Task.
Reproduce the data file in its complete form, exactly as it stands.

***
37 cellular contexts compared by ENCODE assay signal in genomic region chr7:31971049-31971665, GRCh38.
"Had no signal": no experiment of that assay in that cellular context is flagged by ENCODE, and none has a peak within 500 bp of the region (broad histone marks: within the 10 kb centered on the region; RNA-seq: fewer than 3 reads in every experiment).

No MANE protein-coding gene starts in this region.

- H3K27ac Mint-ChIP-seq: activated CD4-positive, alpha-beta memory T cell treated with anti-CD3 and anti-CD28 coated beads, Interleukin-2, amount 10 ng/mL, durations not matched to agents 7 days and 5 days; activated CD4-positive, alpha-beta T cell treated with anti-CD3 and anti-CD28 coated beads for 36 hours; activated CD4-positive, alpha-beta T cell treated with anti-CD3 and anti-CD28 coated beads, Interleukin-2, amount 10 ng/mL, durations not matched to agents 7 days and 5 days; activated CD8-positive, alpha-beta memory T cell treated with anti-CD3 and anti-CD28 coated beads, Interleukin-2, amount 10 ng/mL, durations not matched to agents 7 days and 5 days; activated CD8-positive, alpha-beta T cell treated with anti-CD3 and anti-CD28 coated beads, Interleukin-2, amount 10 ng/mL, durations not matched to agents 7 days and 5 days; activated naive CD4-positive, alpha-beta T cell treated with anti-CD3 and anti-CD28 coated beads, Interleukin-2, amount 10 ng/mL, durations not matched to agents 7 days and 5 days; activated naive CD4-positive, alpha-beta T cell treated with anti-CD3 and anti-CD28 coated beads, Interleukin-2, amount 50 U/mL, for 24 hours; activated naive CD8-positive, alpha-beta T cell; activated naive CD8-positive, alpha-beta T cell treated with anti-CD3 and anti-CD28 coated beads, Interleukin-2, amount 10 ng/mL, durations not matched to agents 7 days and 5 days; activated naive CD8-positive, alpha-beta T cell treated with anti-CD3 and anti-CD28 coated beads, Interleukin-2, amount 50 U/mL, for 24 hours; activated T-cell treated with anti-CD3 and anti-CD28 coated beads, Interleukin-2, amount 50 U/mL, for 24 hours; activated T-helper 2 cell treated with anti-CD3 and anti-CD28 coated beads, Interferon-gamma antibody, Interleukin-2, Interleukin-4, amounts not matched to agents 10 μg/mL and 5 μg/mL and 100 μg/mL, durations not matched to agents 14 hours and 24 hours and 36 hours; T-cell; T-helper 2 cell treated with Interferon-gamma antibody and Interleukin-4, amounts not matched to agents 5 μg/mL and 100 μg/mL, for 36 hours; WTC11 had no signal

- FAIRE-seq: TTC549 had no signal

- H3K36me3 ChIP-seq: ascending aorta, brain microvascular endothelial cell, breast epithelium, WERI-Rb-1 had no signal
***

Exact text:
37 cellular contexts compared by ENCODE assay signal in genomic region chr7:31971049-31971665, GRCh38.
"Had no signal": no experiment of that assay in that cellular context is flagged by ENCODE, and none has a peak within 500 bp of the region (broad histone marks: within the 10 kb centered on the region; RNA-seq: fewer than 3 reads in every experiment).

No MANE protein-coding gene starts in this region.

- H3K27ac Mint-ChIP-seq: activated CD4-positive, alpha-beta memory T cell treated with anti-CD3 and anti-CD28 coated beads, Interleukin-2, amount 10 ng/mL, durations not matched to agents 7 days and 5 days; activated CD4-positive, alpha-beta T cell treated with anti-CD3 and anti-CD28 coated beads for 36 hours; activated CD4-positive, alpha-beta T cell treated with anti-CD3 and anti-CD28 coated beads, Interleukin-2, amount 10 ng/mL, durations not matched to agents 7 days and 5 days; activated CD8-positive, alpha-beta memory T cell treated with anti-CD3 and anti-CD28 coated beads, Interleukin-2, amount 10 ng/mL, durations not matched to agents 7 days and 5 days; activated CD8-positive, alpha-beta T cell treated with anti-CD3 and anti-CD28 coated beads, Interleukin-2, amount 10 ng/mL, durations not matched to agents 7 days and 5 days; activated naive CD4-positive, alpha-beta T cell treated with anti-CD3 and anti-CD28 coated beads, Interleukin-2, amount 10 ng/mL, durations not matched to agents 7 days and 5 days; activated naive CD4-positive, alpha-beta T cell treated with anti-CD3 and anti-CD28 coated beads, Interleukin-2, amount 50 U/mL, for 24 hours; activated naive CD8-positive, alpha-beta T cell; activated naive CD8-positive, alpha-beta T cell treated with anti-CD3 and anti-CD28 coated beads, Interleukin-2, amount 10 ng/mL, durations not matched to agents 7 days and 5 days; activated naive CD8-positive, alpha-beta T cell treated with anti-CD3 and anti-CD28 coated beads, Interleukin-2, amount 50 U/mL, for 24 hours; activated T-cell treated with anti-CD3 and anti-CD28 coated beads, Interleukin-2, amount 50 U/mL, for 24 hours; activated T-helper 2 cell treated with anti-CD3 and anti-CD28 coated beads, Interferon-gamma antibody, Interleukin-2, Interleukin-4, amounts not matched to agents 10 μg/mL and 5 μg/mL and 100 μg/mL, durations not matched to agents 14 hours and 24 hours and 36 hours; T-cell; T-helper 2 cell treated with Interferon-gamma antibody and Interleukin-4, amounts not matched to agents 5 μg/mL and 100 μg/mL, for 36 hours; WTC11 had no signal

- FAIRE-seq: TTC549 had no signal

- H3K36me3 ChIP-seq: ascending aorta, brain microvascular endothelial cell, breast epithelium, WERI-Rb-1 had no signal